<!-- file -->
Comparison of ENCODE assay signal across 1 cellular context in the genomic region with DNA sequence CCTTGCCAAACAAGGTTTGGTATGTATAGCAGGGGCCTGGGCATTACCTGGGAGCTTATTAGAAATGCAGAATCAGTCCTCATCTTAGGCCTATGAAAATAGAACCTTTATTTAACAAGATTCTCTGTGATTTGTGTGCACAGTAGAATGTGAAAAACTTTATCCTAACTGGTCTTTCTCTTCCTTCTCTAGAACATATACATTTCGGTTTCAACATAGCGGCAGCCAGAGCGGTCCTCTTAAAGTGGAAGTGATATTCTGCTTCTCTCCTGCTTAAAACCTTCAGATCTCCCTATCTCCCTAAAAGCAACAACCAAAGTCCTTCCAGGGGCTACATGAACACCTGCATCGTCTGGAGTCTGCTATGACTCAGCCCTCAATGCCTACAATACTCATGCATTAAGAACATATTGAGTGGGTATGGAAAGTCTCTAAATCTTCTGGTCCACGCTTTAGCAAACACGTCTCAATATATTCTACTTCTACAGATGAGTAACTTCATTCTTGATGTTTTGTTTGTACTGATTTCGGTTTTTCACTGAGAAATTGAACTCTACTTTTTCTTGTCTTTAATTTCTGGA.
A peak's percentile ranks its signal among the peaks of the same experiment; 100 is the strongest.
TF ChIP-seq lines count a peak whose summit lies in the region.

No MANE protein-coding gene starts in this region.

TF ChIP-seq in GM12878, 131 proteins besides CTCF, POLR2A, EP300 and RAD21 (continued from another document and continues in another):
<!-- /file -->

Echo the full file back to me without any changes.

Comparison of ENCODE assay signal across 1 cellular context in the genomic region with DNA sequence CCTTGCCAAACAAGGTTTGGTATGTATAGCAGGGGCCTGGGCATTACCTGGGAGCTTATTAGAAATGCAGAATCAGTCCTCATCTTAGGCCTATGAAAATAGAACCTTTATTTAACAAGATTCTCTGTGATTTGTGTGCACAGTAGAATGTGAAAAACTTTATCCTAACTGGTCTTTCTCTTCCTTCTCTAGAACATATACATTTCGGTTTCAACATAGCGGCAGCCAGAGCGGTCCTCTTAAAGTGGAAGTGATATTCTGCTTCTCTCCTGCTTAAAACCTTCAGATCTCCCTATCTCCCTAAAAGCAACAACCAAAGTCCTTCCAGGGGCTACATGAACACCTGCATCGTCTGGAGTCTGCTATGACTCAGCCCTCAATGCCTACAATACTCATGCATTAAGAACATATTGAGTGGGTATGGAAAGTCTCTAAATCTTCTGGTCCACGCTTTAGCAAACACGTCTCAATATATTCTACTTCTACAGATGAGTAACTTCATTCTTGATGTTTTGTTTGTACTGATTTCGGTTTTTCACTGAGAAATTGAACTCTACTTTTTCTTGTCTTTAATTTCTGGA.
A peak's percentile ranks its signal among the peaks of the same experiment; 100 is the strongest.
TF ChIP-seq lines count a peak whose summit lies in the region.

No MANE protein-coding gene starts in this region.

TF ChIP-seq in GM12878, 131 proteins besides CTCF, POLR2A, EP300 and RAD21 (continued from another document and continues in another):